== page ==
April 2010


On asking permission

Every year I get 3 or 4 emails requesting permission to use my work in other publications. Usually it is a request to use my photos—and my photos have been used in a textbook, a history magazine, an academic book, and in fliers for events. Every once in awhile I get a request to republish blog posts.

With that in mind, here are two requests I’ve received in the last year. Guess how I responded to each.

First up is a request to use photos I took in Nürnberg:

I am publishing a book and I would very much like to use two photos that you took and posted on your site. They are of the Tugendbrunnen in Nürnberg from your Flickr stream.

They are the best photos of the fountain that I know of. I would credit you by name in the publication.

Please let me know if you are amenable to this.

Second up is a request to use (edited) text from my blog—the edited except they wanted to use was below the signature:

My name is Catherine Hsieh. I’m the associate editor of NY Arts Magazine, a New York City-based contemporary arts publication. We are considering to feature Ondrej and Kristofer’s work in our upcoming Summer Issue, and have been requested by the artists to publish a review of their work by you.

I was hoping you would be willing to provide your real name for the byline as we don’t publish work anonymously. Please let me know what you think at your earliest convenience.

How would you have responded?

9 comments to On asking permission

  • I would definitely have said ‘yes’ to the first. I’d have to think about the second.

  • I would have said yes to the first, no to the second unless they drop the name requirement. Just last week I OK’d a Dutch travel company to use one of my Bulungal (South Africa) rondavel photos – with please a link back and credit. But to give up what remains of your anonymity just because someone asks? No, thanks.

  • Yes to the first, and no to the second.

    The first seems complimentary.

    I saw the NY Arts request as rather self serving, like they were doing you a favor by publishing your own work. A problem I saw repeatedly when I was working for a publisher.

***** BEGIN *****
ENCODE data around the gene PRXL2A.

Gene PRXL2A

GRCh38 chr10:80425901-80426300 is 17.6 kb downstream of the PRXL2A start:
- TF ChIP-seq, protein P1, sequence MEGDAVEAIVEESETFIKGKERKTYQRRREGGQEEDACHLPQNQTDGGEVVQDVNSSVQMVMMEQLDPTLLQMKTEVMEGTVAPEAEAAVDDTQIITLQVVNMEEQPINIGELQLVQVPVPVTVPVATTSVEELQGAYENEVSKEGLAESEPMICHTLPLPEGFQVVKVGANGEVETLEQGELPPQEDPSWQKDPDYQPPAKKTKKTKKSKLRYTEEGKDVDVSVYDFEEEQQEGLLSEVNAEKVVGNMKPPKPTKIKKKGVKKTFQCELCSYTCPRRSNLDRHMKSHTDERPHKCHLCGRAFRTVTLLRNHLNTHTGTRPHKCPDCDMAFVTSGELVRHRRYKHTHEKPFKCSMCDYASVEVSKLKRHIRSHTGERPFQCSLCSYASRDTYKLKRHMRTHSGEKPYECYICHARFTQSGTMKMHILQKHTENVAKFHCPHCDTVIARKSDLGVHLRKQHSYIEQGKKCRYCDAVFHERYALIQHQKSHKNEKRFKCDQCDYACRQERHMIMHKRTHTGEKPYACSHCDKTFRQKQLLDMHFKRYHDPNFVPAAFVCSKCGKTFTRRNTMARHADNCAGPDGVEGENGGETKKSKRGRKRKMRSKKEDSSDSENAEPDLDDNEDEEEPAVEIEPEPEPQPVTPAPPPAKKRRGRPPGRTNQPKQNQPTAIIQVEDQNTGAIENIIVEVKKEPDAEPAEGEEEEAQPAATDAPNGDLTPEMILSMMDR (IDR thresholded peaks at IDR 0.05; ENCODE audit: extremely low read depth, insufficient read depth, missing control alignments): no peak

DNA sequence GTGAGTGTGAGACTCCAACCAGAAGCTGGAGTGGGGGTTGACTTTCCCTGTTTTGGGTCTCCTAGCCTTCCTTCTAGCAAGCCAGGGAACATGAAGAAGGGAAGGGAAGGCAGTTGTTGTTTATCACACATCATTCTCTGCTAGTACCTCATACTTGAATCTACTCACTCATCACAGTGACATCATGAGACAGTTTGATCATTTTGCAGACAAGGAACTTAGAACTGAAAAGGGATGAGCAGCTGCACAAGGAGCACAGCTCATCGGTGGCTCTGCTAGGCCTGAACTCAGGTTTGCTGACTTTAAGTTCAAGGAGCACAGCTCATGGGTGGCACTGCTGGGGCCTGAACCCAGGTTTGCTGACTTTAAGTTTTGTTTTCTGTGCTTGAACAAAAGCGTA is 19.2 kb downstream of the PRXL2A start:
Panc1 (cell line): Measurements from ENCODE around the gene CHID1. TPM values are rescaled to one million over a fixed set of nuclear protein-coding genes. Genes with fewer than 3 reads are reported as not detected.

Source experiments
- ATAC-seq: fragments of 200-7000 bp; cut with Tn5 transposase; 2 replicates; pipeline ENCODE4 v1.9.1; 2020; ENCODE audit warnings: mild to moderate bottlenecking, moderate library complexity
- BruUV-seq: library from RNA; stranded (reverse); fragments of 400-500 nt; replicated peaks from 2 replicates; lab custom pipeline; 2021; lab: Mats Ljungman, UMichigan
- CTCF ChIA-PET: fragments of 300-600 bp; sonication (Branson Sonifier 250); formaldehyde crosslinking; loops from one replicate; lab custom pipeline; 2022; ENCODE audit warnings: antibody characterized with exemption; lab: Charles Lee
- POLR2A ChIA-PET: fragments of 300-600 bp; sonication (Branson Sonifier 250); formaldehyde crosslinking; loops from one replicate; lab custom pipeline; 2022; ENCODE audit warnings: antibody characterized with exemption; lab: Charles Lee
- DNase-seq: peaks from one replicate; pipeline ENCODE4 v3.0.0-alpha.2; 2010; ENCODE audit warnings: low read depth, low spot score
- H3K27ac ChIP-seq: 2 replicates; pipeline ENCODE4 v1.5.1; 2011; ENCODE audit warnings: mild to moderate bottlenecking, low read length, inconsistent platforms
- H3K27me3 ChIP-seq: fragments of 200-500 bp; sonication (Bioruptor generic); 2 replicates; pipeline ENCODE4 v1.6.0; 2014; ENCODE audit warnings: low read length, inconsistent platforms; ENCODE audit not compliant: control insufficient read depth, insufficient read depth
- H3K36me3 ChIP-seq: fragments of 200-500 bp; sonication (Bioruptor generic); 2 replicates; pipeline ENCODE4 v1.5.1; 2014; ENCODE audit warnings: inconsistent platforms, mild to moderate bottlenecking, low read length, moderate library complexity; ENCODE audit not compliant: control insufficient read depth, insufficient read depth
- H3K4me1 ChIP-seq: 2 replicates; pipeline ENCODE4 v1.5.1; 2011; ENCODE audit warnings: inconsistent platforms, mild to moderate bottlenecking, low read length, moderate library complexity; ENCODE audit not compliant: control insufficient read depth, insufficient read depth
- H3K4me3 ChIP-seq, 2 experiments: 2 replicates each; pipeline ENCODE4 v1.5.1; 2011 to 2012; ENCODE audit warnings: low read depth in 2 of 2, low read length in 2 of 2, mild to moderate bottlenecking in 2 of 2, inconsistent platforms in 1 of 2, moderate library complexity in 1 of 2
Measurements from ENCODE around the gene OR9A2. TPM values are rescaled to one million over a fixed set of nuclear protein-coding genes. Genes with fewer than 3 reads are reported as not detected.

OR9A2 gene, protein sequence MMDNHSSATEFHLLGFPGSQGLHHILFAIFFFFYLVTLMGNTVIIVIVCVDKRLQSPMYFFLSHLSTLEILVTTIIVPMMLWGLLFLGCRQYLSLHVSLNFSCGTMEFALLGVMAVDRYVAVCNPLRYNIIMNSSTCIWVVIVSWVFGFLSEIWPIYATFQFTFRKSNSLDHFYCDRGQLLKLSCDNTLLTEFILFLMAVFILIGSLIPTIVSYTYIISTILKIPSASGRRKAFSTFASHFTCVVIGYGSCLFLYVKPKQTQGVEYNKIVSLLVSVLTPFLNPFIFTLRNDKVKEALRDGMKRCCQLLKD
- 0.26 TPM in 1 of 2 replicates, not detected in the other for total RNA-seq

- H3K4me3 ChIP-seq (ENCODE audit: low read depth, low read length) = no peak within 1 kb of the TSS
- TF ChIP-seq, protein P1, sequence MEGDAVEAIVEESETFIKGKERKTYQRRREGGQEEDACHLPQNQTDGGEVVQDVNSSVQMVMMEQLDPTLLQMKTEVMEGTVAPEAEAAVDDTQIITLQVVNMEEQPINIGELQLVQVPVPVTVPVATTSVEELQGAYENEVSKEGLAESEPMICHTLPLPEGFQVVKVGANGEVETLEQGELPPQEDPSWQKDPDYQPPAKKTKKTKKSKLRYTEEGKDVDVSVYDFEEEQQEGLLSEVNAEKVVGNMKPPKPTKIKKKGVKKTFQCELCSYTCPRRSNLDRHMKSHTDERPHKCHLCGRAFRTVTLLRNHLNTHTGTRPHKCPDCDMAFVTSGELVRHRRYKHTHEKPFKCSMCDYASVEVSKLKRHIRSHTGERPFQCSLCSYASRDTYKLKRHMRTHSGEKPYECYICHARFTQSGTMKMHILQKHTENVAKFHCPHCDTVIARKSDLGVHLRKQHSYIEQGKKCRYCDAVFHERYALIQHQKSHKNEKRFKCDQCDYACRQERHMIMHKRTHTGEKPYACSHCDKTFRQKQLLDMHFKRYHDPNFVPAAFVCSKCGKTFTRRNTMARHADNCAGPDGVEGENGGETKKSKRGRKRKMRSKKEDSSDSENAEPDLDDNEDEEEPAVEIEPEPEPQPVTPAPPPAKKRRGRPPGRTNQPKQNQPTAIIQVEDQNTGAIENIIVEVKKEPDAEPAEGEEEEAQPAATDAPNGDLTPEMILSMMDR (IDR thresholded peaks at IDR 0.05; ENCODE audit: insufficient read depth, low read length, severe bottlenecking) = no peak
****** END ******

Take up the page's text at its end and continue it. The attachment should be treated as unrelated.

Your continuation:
• The first: sure.

    The second: were they planning on paying you for it? I concur with CQ – it seems like they figure you’ve already done the work, so why should they bother? However, they should have offered compensation for giving up your anonymity.

  • I’ve also had some photos used in books and on online travel sites and considered the request a recognition of a good photo (good for my ego! :)) I’d definitely have responded positively to the first.

    The second is a little more difficult. If it were something I’d be happy to put my name next to, I’d probably do it, though it is a bit cheeky to ask for something like that for free.

    Either way, both are recognising good work, so you should feel honoured! 🙂

  • yg

    My response to these requests is always a quote from the great late Joker of The Dark Knight: “If you’re good at something, never do it for free.”

    Very flattering that they seek you out though. The NY Arts thing might look pretty on a resume, but then again that all depends.

  • This is what I did: with the first one I sought to ensure that the book was legitimate and not directly contrary to anything I support. It’s actually for an academic book and the book is going to be published sometime this summer. In return I asked for a copy of the published work.

    As for the second one, I don’t actually object to using my real name, what I objected to was the fact that Catherine Hsieh presumed that permission was already granted and never actually asked for it. What she got in return was a very hostile letter that warning against using my work in her magazine without explicit permission. That was followed by questions about how the material would be presented in the magazine and what kind of compensation would be provided.

    Funny enough she responded “that there will not be any form of compensation as we are a small arts publication and we don’t have the means to offer that to artists or writers featured in the magazine.” Maybe she never thought to offer me a copy of the magazine–although I’m not certain that it would have been enough. Her initial email to me was really off-putting and her response to my email didn’t really show much awareness of why my email to her was slightly hostile.

  • Prashanth

    “and have been requested by the artists to publish a review of their work by you”

    so..it was the artists (Ondrej and Kristofer), who wanted your review and it was not the initiative of the publisher. So, the artists should have taken the permission first, am I right? At the same time, the artists are also liable to compensate you, if they want to use your review…am I right again?

    • I’m not sure who is ultimately responsible for asking me permission to use the work–if Ondrej and Kristofer are writing the article, and the publisher is like academic publishers, Ondrej and Kristofer should have asked me, but they didn’t; but if the publisher is nice the should ask for the artists–but they didn’t ask, they presumed.

      I might point out that I don’t think Ondrej is an artist, so the fact that the magazine is publishing an article about him says a lot more about the magazine than anything else. Ondrej (last time I looked, two weeks ago) hadn’t updated his website since I first wrote about him a couple years ago.